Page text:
37. I think I will be teaching five years from now.
38. I felt pressured to teach in certain ways.
39. We used technology to great advantage in our school.
40. There were opportunities to exchange ideas with colleagues.
41. Students were responsive to the way I taught.
42. Motivating students was very difficult.
43. Classroom management was a problem for me.
44. I communicated with parents.
45. Our school functioned in an efficient and productive manner.
46. The rules and requirements in our school were reasonable.

Questionnaire for Mentor Teachers

I have enough time to work with my ICT.

I confer with my ICT.

I make formal observations of my ICT.

I make informal observations of my ICT.

I visit my ICT’s classroom.

I consult with my ICT on

  • discipline.
  • classroom management.
  • school routines.
  • the content being taught.
  • changing the way teachers and students work together.
  • finding materials.
  • selecting materials.
  • making materials.
  • developing curriculum.
  • skills in questioning.
  • cooperative learning.
  • personal concerns.

I support my ICT in

  • maintaining his or her well-being.
  • fostering self-evaluation. increasing student self-direction.
  • and decision making.
  • individualizing instruction.
  • finding effective ways to group.
  • students for learning.

I help my ICT understand

  • the community.
  • the goals of school.
  • different cultures, races, and lifestyles.
  • democratic values as they apply in school.
  • instructional theory and research.
  • dialects and language.
  • usage.
  • the issues in promotion and retention.
  • the initial certification program
  • . managing time.
  • school policy.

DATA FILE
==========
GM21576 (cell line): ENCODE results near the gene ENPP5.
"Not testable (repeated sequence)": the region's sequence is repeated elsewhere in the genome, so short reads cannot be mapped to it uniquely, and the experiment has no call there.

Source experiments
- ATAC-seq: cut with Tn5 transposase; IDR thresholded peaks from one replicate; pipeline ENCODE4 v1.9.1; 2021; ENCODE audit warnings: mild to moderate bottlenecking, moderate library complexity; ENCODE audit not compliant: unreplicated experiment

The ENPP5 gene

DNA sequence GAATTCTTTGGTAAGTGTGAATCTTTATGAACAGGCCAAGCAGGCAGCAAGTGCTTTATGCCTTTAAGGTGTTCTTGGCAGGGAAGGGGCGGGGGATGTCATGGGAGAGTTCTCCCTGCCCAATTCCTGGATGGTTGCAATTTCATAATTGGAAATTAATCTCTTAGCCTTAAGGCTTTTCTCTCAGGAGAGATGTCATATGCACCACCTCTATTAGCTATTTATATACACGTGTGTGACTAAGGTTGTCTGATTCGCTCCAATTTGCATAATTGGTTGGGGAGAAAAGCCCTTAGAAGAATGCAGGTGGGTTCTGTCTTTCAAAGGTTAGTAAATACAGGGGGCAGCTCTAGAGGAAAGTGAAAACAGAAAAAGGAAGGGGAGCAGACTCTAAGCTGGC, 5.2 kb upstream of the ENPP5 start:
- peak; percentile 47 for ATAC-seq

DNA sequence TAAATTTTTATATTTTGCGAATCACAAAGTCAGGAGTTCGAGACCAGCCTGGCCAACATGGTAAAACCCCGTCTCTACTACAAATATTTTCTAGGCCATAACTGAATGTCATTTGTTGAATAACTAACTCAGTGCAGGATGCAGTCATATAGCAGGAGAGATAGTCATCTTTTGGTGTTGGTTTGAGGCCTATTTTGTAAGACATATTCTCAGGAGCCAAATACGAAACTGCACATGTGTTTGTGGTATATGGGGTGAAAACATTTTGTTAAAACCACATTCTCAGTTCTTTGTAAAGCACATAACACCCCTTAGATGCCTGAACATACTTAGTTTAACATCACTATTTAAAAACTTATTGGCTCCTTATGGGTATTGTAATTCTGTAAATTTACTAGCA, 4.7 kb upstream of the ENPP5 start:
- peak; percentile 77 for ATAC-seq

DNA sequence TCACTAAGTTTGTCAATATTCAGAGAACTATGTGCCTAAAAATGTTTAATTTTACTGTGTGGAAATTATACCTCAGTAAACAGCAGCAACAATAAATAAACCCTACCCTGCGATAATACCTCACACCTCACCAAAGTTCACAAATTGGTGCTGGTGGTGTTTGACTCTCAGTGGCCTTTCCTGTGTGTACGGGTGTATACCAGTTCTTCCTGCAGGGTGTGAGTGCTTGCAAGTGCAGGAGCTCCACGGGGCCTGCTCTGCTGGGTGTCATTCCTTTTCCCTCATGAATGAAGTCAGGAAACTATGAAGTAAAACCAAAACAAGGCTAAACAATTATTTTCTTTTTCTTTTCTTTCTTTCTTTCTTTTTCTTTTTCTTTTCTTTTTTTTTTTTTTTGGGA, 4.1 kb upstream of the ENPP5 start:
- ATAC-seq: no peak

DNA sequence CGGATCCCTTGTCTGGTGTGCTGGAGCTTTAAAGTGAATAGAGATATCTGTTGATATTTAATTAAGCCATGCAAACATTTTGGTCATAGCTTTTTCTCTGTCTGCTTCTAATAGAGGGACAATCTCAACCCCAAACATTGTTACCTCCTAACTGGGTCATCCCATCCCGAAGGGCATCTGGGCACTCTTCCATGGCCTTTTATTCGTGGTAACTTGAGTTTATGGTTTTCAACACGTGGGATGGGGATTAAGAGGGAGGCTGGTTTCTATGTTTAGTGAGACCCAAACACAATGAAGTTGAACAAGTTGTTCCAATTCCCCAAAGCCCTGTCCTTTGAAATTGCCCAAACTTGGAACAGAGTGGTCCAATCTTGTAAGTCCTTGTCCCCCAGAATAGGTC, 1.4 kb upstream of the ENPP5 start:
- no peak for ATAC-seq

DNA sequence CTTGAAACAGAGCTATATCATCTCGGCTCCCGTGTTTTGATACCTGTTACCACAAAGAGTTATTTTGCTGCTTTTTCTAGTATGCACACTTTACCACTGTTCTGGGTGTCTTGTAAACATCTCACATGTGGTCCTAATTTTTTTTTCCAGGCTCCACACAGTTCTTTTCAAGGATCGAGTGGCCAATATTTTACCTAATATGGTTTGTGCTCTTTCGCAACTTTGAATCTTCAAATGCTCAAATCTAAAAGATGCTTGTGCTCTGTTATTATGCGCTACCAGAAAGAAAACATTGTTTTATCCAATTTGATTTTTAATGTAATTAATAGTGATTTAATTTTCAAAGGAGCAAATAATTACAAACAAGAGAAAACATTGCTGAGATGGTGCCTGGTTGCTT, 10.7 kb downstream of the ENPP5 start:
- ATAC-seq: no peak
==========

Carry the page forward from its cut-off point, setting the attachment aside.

• school district policy.

I assist my ICT with

  • identifying student needs.
  • identifying student interests.
  • motivating students.
  • teaching basic skills.
  • planning lessons to achieve.
  • measurable learning outcomes.
  • working with the high-risk child.
  • working with exceptional children.
  • developing critical thinking.
  • employing democratic values.
  • fostering problem solving.
  • helping students help each other.
  • developing homework assignments.
  • evaluating student learning.
  • designing teacher-made tests.
  • interpreting standardized test scores.
  • reporting student achievement.
  • communicating with parents.
  • relating local issues to the curriculum.
  • planning professional development.

I challenge my ICT to

  • be an active listener.
  • employ positive reinforcement.
  • analyze his or her teaching.
  • reflect on teaching.
  • encourage original expression.
  • evaluate his or her teaching.
  • use technology.
  • use computers.
  • develop learning centers.
  • document student learning.
  • stay current professionally.
  • promote equal opportunity.

I encourage ICT reflection through

  • conferences.
  • journal writing.
  • audiotaping.
  • videotaping.

I have been able to use the knowledge and techniques learned in mentor training. I do demonstration teaching.

I use developmental theory in my work with my ICT.

I use the research of Bruce Joyce in my work with my ICT.

I vary the amount of structure employed in working with my ICT.

Scoring: Scoring is identical for both questionnaires. Never or hardly ever = 1; Sometimes = 2; Frequently = 3; and Always or almost always = 4.